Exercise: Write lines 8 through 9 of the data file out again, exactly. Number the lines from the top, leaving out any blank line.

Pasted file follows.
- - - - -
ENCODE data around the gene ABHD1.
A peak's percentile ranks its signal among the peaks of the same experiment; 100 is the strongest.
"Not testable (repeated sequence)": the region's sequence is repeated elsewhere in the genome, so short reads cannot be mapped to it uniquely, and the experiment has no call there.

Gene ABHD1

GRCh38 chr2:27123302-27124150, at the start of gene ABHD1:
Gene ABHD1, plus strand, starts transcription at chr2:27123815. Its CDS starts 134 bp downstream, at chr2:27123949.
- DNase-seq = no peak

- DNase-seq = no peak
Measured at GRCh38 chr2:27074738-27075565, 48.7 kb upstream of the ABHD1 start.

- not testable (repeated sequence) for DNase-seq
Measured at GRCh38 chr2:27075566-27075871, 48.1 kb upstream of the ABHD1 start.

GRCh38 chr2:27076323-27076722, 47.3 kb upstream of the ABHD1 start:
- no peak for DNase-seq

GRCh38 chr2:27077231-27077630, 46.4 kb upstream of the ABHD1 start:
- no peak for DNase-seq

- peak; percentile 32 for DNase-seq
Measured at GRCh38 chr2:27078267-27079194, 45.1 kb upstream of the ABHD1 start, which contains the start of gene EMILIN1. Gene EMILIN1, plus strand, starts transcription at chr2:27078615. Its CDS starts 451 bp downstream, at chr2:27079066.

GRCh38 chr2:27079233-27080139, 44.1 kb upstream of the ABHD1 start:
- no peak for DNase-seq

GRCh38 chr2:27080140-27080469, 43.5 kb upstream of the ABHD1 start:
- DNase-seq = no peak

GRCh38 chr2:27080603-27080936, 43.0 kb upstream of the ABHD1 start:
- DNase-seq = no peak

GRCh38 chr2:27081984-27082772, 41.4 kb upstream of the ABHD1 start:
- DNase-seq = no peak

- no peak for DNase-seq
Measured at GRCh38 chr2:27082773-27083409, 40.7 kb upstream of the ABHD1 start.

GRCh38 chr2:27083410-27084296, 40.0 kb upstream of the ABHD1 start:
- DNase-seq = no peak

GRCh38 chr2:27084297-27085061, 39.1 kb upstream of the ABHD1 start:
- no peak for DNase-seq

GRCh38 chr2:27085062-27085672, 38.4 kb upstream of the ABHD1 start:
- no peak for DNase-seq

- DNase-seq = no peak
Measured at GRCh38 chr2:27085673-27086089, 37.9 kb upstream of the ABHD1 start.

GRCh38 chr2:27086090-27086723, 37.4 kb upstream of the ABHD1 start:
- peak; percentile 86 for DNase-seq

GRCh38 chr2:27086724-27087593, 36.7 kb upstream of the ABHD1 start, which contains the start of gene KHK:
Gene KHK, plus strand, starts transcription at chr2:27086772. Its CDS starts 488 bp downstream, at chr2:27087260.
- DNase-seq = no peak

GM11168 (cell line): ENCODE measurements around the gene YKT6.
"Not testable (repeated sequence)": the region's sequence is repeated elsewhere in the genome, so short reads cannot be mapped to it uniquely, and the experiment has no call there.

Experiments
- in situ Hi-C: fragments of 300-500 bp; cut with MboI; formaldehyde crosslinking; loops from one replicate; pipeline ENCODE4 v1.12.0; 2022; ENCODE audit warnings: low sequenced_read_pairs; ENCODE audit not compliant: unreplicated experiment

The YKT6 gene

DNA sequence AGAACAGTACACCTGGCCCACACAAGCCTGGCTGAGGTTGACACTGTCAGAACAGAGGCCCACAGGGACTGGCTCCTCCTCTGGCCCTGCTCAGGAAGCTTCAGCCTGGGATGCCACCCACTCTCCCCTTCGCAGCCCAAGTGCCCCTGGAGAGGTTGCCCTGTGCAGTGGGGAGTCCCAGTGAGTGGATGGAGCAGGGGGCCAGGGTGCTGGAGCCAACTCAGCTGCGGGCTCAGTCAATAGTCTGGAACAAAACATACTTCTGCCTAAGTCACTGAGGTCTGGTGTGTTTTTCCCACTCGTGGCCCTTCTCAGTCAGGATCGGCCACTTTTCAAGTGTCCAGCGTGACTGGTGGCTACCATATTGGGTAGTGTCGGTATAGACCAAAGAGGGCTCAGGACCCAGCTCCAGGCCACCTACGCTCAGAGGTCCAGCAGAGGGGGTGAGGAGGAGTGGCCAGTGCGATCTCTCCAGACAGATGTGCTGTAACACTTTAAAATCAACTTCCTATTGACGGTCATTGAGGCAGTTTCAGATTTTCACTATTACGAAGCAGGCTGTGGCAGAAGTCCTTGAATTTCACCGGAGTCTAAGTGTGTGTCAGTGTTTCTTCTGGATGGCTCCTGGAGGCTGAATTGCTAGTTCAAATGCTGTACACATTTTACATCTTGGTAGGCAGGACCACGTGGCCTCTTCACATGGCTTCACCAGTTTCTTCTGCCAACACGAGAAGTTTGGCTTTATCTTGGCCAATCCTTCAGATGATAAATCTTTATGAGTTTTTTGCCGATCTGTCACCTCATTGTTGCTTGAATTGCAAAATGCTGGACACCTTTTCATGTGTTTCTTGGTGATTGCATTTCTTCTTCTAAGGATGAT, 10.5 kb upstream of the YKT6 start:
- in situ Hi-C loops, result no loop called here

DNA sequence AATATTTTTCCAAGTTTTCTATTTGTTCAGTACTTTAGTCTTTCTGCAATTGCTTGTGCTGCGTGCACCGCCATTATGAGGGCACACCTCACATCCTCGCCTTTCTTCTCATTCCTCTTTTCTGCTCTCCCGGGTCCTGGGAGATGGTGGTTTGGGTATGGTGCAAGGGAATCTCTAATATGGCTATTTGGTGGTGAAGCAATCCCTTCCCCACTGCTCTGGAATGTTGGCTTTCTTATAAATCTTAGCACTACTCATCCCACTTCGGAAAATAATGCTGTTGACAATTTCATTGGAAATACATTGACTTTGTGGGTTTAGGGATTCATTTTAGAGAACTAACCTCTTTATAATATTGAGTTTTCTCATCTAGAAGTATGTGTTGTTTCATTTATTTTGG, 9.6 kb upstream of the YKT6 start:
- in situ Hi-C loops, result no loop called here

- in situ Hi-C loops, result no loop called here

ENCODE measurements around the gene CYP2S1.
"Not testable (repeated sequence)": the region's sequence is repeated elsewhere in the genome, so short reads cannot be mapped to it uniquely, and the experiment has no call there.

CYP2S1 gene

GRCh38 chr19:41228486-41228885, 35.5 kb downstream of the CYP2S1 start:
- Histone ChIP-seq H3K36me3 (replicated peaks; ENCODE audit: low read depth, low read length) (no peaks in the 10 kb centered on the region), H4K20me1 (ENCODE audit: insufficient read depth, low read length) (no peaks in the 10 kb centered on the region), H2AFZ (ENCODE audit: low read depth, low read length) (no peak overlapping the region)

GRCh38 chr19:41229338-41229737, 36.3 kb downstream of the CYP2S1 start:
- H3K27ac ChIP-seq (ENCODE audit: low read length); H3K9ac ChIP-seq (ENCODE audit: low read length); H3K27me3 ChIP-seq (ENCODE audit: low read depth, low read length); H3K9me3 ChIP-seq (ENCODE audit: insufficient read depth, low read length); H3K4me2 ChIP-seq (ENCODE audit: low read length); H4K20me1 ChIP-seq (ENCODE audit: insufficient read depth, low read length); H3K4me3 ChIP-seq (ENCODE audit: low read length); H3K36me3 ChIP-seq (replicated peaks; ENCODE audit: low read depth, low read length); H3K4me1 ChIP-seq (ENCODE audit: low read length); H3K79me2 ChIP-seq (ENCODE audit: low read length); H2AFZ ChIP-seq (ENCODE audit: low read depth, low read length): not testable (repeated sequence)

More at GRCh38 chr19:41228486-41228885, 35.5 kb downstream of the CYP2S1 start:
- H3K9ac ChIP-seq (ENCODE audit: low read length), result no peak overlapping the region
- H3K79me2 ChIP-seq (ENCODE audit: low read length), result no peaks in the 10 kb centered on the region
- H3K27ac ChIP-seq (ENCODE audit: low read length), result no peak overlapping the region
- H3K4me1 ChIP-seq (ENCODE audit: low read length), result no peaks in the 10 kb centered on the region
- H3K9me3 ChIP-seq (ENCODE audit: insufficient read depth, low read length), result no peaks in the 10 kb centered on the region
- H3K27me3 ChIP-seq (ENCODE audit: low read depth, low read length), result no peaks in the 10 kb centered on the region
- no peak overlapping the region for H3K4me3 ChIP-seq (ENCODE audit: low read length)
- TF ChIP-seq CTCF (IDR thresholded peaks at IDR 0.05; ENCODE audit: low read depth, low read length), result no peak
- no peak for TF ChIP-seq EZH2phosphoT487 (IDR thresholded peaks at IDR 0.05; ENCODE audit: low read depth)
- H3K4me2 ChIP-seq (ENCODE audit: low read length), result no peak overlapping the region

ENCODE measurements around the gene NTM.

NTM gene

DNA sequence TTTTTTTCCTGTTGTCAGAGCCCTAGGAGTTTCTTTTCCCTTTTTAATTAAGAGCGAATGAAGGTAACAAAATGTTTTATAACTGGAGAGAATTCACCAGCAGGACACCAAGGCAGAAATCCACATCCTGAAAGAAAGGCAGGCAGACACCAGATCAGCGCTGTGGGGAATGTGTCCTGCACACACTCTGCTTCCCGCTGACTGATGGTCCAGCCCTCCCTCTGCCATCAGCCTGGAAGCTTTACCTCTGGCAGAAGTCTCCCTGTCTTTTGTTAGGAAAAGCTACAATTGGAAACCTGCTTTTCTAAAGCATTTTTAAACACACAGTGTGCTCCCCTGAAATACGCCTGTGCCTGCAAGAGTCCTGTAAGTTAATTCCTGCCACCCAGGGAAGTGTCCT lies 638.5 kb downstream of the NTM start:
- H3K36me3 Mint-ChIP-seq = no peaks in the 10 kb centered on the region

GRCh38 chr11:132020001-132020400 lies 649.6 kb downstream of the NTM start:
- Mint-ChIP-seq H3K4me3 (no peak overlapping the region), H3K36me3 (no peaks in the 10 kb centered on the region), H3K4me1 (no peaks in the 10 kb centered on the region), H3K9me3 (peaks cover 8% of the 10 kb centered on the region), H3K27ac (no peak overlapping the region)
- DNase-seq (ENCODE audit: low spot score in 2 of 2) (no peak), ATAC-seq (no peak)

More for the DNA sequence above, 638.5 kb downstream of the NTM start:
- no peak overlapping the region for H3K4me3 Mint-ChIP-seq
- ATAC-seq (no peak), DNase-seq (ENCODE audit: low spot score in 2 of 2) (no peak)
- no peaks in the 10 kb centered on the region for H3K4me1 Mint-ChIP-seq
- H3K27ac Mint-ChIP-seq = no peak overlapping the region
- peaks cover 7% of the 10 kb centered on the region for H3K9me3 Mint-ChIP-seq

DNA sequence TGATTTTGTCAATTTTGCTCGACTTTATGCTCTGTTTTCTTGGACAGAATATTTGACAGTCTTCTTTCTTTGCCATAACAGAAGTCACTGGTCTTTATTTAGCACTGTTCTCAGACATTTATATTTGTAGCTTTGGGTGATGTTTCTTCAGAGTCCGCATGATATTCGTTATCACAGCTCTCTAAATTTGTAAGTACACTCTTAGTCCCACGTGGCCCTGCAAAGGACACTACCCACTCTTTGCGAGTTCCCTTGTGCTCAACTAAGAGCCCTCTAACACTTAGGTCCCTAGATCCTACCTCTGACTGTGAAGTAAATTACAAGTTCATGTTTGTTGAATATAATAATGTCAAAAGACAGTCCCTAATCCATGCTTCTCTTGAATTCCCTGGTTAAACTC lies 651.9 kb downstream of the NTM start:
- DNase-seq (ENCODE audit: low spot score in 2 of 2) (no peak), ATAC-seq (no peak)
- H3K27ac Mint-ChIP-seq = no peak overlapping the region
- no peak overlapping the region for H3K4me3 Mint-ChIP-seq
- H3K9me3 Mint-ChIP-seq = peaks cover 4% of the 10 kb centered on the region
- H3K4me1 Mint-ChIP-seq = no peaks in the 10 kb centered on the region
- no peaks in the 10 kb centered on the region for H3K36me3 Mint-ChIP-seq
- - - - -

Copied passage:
- DNase-seq = no peak
Measured at GRCh38 chr2:27074738-27075565, 48.7 kb upstream of the ABHD1 start.